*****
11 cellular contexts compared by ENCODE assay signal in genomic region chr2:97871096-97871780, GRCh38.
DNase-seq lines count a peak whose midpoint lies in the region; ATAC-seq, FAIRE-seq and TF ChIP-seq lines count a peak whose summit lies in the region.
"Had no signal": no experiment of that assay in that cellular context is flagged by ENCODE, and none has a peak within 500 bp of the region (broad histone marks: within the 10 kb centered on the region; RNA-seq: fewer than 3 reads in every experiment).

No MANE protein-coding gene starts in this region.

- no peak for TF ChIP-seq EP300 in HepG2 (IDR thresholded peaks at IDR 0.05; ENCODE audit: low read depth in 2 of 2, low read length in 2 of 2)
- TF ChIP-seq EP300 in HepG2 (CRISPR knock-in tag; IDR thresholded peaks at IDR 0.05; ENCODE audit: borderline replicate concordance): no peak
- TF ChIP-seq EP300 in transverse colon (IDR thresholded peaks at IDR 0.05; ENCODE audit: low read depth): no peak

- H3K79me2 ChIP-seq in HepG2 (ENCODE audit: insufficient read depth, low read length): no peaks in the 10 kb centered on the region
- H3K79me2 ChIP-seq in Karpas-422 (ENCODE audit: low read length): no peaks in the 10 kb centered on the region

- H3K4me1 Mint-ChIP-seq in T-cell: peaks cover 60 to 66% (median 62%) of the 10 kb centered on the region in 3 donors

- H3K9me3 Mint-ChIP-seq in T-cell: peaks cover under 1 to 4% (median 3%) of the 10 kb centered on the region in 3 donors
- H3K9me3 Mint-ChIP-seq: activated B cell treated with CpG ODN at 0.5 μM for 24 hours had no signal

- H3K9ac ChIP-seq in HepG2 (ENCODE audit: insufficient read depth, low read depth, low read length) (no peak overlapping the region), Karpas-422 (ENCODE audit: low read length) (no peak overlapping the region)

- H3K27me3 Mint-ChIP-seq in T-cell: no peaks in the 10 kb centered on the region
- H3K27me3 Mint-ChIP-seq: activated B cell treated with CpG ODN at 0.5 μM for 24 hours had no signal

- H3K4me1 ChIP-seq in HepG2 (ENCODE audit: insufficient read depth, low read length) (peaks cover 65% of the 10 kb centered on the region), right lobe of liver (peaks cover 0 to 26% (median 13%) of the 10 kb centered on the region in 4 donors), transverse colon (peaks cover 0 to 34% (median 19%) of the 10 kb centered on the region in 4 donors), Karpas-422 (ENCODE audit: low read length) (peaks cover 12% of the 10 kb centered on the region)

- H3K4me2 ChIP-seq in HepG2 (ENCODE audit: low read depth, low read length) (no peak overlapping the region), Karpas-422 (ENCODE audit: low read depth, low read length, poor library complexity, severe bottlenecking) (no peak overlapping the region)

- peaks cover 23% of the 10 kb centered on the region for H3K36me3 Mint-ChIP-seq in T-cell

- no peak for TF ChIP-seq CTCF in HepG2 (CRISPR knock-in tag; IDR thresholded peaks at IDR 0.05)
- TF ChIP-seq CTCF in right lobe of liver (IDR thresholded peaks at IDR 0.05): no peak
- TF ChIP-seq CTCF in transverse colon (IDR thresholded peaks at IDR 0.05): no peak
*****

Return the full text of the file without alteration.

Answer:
11 cellular contexts compared by ENCODE assay signal in genomic region chr2:97871096-97871780, GRCh38.
DNase-seq lines count a peak whose midpoint lies in the region; ATAC-seq, FAIRE-seq and TF ChIP-seq lines count a peak whose summit lies in the region.
"Had no signal": no experiment of that assay in that cellular context is flagged by ENCODE, and none has a peak within 500 bp of the region (broad histone marks: within the 10 kb centered on the region; RNA-seq: fewer than 3 reads in every experiment).

No MANE protein-coding gene starts in this region.

- no peak for TF ChIP-seq EP300 in HepG2 (IDR thresholded peaks at IDR 0.05; ENCODE audit: low read depth in 2 of 2, low read length in 2 of 2)
- TF ChIP-seq EP300 in HepG2 (CRISPR knock-in tag; IDR thresholded peaks at IDR 0.05; ENCODE audit: borderline replicate concordance): no peak
- TF ChIP-seq EP300 in transverse colon (IDR thresholded peaks at IDR 0.05; ENCODE audit: low read depth): no peak

- H3K79me2 ChIP-seq in HepG2 (ENCODE audit: insufficient read depth, low read length): no peaks in the 10 kb centered on the region
- H3K79me2 ChIP-seq in Karpas-422 (ENCODE audit: low read length): no peaks in the 10 kb centered on the region

- H3K4me1 Mint-ChIP-seq in T-cell: peaks cover 60 to 66% (median 62%) of the 10 kb centered on the region in 3 donors

- H3K9me3 Mint-ChIP-seq in T-cell: peaks cover under 1 to 4% (median 3%) of the 10 kb centered on the region in 3 donors
- H3K9me3 Mint-ChIP-seq: activated B cell treated with CpG ODN at 0.5 μM for 24 hours had no signal

- H3K9ac ChIP-seq in HepG2 (ENCODE audit: insufficient read depth, low read depth, low read length) (no peak overlapping the region), Karpas-422 (ENCODE audit: low read length) (no peak overlapping the region)

- H3K27me3 Mint-ChIP-seq in T-cell: no peaks in the 10 kb centered on the region
- H3K27me3 Mint-ChIP-seq: activated B cell treated with CpG ODN at 0.5 μM for 24 hours had no signal

- H3K4me1 ChIP-seq in HepG2 (ENCODE audit: insufficient read depth, low read length) (peaks cover 65% of the 10 kb centered on the region), right lobe of liver (peaks cover 0 to 26% (median 13%) of the 10 kb centered on the region in 4 donors), transverse colon (peaks cover 0 to 34% (median 19%) of the 10 kb centered on the region in 4 donors), Karpas-422 (ENCODE audit: low read length) (peaks cover 12% of the 10 kb centered on the region)

- H3K4me2 ChIP-seq in HepG2 (ENCODE audit: low read depth, low read length) (no peak overlapping the region), Karpas-422 (ENCODE audit: low read depth, low read length, poor library complexity, severe bottlenecking) (no peak overlapping the region)

- peaks cover 23% of the 10 kb centered on the region for H3K36me3 Mint-ChIP-seq in T-cell

- no peak for TF ChIP-seq CTCF in HepG2 (CRISPR knock-in tag; IDR thresholded peaks at IDR 0.05)
- TF ChIP-seq CTCF in right lobe of liver (IDR thresholded peaks at IDR 0.05): no peak
- TF ChIP-seq CTCF in transverse colon (IDR thresholded peaks at IDR 0.05): no peak